Microsoft announced the world’s first large-scale experiment to use hydrogen fuel cells to power servers in a data center.
The company installed 250 kW Power Innovations… In the future, such a 3MW unit will replace traditional diesel generators, which are now used as a backup power source in data centers.
Microsoft set the task completely replace all diesel generators in their data centers by 2030…
As in other data centers, in Azure data centers, diesel generators are used as backup power sources when electricity is lost through the main channel. This hardware is idle 99% of the time, but the data center still keeps it up and running to keep it running smoothly in the event of rare failures. In practice, at the same Microsoft, they only undergo monthly health checks and annual stress testing, when the load from them is actually delivered to the servers. Mains power failures do not occur every year.
However, Microsoft has calculated that the latest models of hydrogen fuel cells are already more cost-effective than diesel generators.
In addition, batteries are now used for backup power (UPS), which provide power in a short interval (from 30 seconds to 10 minutes) between disconnecting the network and raising diesel generators. The latter are able to work continuously until the gasoline runs out.
A hydrogen fuel cell replaces both the UPS and the diesel generator. It consists of hydrogen storage tanks and an electrolysis unit, which splits water molecules into hydrogen and oxygen. This is what the Power Innovations 250 kW model looks like in reality:
The unit is simply connected to the existing electrical network – and does not require the supply of fuel from the outside, like a diesel generator. It can be integrated with solar panels or wind farms to generate enough hydrogen to fill cisterns. Thus, hydrogen is used as a chemical accumulator of electricity for solar and wind power plants.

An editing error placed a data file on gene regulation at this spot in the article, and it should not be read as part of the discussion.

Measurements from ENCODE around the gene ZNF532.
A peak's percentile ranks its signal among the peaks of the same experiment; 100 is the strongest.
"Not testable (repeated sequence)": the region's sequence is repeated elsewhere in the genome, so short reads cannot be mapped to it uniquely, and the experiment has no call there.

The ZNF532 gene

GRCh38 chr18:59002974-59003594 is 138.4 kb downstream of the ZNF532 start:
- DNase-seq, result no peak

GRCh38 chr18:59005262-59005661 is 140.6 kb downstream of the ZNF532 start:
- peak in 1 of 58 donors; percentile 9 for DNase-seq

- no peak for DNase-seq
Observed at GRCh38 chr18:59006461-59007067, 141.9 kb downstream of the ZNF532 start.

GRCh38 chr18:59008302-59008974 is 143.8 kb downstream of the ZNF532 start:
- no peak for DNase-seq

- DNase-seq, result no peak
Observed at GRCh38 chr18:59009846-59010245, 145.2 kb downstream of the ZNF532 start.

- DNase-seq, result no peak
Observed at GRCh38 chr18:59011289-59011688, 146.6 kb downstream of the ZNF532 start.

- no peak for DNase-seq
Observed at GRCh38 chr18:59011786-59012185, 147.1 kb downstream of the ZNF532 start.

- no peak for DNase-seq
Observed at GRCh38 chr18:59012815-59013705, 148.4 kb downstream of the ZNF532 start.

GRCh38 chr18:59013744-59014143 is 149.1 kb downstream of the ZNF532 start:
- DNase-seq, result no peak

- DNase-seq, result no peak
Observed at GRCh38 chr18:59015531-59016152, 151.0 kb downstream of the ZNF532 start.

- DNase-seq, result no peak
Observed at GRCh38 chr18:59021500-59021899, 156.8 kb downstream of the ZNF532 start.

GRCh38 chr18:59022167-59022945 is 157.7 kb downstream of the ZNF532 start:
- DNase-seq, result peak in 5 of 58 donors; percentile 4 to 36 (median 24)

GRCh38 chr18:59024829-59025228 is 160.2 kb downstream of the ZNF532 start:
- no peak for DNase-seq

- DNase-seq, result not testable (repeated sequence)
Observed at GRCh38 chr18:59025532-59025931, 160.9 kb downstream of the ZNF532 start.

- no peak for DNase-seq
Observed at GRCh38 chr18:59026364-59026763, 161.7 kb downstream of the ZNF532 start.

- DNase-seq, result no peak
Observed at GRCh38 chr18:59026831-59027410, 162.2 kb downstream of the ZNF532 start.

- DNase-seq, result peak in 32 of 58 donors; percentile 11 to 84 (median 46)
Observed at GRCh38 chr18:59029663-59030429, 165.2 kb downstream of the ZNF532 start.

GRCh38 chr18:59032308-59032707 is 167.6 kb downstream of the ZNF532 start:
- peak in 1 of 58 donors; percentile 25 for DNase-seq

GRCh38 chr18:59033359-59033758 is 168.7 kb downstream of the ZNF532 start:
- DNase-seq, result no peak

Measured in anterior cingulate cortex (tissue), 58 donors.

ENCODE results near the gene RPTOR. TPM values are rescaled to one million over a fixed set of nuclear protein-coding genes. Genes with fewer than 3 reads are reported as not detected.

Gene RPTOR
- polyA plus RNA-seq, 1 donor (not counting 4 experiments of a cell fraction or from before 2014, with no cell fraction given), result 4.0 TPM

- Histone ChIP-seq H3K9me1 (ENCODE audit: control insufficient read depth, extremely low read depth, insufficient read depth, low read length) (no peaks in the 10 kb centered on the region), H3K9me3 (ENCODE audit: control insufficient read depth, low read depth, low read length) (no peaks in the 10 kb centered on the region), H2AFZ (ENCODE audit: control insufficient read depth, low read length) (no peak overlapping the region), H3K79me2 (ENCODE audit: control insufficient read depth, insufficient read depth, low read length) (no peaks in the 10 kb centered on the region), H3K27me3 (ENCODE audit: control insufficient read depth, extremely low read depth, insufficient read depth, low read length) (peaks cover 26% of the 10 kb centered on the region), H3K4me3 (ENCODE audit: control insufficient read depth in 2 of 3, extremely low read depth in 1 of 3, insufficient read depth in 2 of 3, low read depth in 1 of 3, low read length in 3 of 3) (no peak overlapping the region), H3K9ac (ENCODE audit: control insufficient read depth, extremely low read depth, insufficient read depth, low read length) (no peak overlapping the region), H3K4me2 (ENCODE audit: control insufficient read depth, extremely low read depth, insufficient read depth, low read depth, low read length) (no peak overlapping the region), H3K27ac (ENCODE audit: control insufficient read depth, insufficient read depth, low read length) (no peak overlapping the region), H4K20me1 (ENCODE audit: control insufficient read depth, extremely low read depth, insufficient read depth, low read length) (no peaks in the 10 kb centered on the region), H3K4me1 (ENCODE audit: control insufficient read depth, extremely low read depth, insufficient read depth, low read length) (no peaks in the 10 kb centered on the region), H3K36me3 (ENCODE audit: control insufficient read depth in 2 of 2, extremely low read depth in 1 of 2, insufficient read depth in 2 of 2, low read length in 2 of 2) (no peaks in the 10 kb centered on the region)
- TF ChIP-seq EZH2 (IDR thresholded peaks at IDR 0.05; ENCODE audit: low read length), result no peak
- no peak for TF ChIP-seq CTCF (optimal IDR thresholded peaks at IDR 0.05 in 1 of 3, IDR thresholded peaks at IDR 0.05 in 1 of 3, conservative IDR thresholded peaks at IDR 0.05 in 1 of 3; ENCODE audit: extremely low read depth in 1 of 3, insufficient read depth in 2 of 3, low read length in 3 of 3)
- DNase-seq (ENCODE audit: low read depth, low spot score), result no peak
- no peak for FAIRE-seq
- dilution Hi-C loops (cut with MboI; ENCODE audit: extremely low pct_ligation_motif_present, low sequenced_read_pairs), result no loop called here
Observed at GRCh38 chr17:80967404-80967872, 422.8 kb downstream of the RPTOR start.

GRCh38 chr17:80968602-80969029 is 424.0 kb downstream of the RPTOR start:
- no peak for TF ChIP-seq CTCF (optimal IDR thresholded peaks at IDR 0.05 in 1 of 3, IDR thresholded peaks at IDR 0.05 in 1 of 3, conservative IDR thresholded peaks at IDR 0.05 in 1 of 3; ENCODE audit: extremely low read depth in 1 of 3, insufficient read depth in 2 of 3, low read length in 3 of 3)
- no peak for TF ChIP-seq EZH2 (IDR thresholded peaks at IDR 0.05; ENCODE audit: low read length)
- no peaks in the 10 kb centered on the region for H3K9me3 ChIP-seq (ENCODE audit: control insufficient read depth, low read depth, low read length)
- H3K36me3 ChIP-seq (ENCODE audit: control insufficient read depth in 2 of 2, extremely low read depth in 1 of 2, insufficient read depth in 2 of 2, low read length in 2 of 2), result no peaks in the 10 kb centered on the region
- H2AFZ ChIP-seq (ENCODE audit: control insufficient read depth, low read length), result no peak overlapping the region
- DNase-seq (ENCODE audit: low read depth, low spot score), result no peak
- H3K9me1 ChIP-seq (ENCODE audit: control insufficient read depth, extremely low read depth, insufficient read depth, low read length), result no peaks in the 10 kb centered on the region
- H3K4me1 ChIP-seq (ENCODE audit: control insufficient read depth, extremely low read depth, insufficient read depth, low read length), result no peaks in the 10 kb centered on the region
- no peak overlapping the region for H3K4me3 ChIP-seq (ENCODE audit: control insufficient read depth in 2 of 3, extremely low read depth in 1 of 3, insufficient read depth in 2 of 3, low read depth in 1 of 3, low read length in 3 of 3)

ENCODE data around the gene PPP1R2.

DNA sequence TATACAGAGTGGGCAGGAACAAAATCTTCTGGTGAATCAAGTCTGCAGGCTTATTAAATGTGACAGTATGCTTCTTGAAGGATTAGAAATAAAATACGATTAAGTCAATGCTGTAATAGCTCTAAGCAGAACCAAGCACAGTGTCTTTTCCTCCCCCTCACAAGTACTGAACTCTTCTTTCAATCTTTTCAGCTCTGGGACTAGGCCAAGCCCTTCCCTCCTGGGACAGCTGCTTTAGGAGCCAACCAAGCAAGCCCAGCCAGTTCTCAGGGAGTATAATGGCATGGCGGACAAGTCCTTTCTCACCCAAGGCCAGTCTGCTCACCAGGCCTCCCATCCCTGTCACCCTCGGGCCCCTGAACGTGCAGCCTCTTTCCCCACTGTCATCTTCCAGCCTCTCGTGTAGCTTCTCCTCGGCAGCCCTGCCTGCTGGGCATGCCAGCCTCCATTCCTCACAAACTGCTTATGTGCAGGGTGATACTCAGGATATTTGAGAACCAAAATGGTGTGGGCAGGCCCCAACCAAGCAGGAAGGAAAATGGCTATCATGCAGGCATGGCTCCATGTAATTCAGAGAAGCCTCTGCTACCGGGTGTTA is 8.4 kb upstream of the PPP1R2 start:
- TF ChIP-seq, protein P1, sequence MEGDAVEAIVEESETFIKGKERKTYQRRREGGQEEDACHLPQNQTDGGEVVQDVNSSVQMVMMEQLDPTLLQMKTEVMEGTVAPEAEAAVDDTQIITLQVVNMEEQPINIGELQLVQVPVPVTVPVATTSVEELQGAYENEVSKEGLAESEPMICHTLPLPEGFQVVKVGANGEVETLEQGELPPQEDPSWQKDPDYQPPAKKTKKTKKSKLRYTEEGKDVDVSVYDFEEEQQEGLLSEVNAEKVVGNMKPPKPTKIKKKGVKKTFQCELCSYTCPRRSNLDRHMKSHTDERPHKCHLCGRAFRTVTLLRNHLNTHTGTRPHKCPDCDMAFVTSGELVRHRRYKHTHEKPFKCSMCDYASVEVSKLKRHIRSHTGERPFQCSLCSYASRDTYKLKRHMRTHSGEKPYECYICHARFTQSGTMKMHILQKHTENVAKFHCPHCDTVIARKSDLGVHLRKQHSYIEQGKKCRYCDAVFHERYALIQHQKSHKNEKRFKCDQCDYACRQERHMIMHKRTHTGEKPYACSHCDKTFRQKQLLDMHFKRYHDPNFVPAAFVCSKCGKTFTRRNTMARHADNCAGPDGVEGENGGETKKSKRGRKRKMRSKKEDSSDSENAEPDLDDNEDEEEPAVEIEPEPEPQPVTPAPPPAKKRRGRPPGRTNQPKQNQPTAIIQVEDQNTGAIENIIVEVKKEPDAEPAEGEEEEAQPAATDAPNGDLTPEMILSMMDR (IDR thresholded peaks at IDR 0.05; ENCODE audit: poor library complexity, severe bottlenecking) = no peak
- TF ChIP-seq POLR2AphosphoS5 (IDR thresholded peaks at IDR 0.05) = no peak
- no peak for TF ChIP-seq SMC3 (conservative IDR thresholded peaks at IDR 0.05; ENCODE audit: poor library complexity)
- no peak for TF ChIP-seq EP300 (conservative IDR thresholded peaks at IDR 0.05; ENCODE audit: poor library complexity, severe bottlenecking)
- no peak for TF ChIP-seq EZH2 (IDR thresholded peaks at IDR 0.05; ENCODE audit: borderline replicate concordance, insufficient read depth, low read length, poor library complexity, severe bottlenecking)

In 2018, researchers from the National Renewable Energy Laboratory in Colorado (USA) conducted the first successful experiment to power a server rack from fuel cells on a PEM (proton exchange membrane), that is, on proton exchange membranes…
PEM is a relatively new technology for producing hydrogen. Nowadays, such installations are gradually replacing traditional alkaline electrolysis. The heart of the system is the electrolysis cell. It has two electrodes, a cathode and an anode. A solid electrolyte is located between them, this is a proton-exchange membrane made of a high-tech polymer.
Technologically, protons flow steadily inside the membrane, while electrons move along the outer channel. Deionized water enters the anode, where it is split into protons, electrons and gaseous oxygen. Protons pass through the membrane, and as electrons move through an external electrical circuit. At the cathode, protons and electrons reunite to form hydrogen gas (H2).
It is an extremely high-performance, reliable, cost-effective method of producing hydrogen directly at the point of its consumption. Then, when hydrogen and oxygen combine, water vapor is formed and electricity is generated.
In September 2019, Power Innovations began experimenting with a 250-kilowatt fuel cell that powers 10 full server racks. In December, the system passed a 24-hour reliability test, and in June 2020, a 48-hour one.
During the last experiment, four such fuel cells were in automatic mode. Recorded indicators of the record:
- 48 hours of continuous work
- Generated 10,560 kWh of electricity
- Used 814 kg of hydrogen
- Produced 7000 l of water
Now the company plans to design a 3 megawatt fuel cell using the same technology. Already, in terms of power, it will fully match the diesel generators installed in Azure data centers.
An international organization is promoting hydrogen as a fuel Hydrogen Councilwhich brings together OEMs, shipping companies and major customers – Microsoft has already appointed a spokesman for this council. In principle, all technologies for hydrogen production and power generation are already available. The challenge for the organization is to scale them. There is still a lot of work to do.
Experts see a great future for PEM fuel cells. Over the past two years, their cost has decreased by about four times. They perfectly complement photovoltaic and wind power plants, storing energy during periods of maximum generation – and giving it to the grid at times of peak load.
Again, they can be used for brokerage on the energy exchange, when the system buys energy during periods of minimum or even negative prices – and gives it back at moments of maximum cost. Such broker systems can work automatically like trading bots.
The redundant power supplies of our data centers work, though not on hydrogen, but the reliability is on top! Our epic servers Are powerful VDS in Moscowthat use modern processors from AMD.
How we built a cluster for this service in this article on Habré.